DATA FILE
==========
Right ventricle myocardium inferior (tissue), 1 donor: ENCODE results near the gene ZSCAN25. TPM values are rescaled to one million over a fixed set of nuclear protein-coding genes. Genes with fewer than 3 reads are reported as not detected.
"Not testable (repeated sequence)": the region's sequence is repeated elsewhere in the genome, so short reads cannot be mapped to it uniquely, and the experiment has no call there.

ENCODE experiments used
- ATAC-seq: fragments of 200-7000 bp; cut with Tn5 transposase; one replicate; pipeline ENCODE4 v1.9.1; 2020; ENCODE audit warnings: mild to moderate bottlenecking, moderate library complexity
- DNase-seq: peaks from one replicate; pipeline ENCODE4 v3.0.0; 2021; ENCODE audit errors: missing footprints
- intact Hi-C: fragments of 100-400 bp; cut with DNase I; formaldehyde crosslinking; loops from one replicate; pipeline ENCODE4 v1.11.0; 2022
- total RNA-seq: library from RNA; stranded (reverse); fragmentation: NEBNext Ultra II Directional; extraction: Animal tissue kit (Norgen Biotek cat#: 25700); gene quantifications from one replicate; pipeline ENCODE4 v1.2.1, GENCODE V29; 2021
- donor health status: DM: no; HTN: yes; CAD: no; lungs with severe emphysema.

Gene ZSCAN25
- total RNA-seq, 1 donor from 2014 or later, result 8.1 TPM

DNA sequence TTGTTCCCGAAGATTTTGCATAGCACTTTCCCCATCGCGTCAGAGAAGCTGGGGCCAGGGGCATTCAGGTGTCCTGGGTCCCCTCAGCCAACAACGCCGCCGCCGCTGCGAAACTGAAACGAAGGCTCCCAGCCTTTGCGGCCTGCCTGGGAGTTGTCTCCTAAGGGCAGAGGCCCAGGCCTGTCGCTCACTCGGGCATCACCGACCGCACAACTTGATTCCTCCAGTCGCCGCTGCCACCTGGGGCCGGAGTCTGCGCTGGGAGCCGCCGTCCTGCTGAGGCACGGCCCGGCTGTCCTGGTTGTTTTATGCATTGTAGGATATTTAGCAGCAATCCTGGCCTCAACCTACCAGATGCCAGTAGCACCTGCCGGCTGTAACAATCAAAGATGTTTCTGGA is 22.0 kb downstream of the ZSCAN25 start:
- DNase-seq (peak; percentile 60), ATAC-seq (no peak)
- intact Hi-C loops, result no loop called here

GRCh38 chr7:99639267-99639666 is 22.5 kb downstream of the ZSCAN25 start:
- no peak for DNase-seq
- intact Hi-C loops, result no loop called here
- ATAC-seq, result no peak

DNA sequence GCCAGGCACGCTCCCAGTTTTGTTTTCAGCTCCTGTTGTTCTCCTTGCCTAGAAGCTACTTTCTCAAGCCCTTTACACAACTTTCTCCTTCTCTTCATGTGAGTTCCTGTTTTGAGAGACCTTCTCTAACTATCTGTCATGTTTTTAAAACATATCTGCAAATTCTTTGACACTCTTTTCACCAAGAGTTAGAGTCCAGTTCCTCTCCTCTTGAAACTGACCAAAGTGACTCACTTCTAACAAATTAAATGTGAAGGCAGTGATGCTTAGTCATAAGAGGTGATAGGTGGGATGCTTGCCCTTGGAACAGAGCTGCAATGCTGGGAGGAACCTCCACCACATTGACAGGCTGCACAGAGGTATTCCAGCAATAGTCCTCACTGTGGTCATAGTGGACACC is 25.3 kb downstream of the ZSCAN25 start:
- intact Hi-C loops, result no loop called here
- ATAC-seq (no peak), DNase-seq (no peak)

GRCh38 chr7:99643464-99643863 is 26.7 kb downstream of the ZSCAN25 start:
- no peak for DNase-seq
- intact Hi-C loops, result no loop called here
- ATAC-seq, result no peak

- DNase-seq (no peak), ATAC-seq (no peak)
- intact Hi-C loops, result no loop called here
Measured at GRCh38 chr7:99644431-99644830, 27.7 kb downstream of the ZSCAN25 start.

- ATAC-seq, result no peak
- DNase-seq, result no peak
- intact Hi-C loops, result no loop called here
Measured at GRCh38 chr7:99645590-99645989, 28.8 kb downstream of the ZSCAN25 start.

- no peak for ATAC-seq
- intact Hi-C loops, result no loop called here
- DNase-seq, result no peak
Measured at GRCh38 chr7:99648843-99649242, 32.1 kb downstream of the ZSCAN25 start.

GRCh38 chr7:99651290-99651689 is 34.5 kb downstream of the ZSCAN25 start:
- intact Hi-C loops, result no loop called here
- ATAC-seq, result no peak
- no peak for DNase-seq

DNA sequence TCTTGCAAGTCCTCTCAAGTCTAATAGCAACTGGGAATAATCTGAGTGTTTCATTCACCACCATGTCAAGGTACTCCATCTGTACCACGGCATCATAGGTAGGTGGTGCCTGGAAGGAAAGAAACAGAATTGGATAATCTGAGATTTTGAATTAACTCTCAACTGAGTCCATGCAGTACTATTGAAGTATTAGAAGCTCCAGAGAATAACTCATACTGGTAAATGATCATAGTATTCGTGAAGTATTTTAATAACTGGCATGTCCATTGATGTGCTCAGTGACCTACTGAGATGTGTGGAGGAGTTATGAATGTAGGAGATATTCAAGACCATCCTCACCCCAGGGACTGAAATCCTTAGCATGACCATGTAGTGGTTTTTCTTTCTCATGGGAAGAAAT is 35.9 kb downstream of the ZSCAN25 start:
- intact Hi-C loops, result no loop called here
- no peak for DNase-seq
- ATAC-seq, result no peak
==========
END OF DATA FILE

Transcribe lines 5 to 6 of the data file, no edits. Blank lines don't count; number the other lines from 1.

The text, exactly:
- DNase-seq: peaks from one replicate; pipeline ENCODE4 v3.0.0; 2021; ENCODE audit errors: missing footprints
- intact Hi-C: fragments of 100-400 bp; cut with DNase I; formaldehyde crosslinking; loops from one replicate; pipeline ENCODE4 v1.11.0; 2022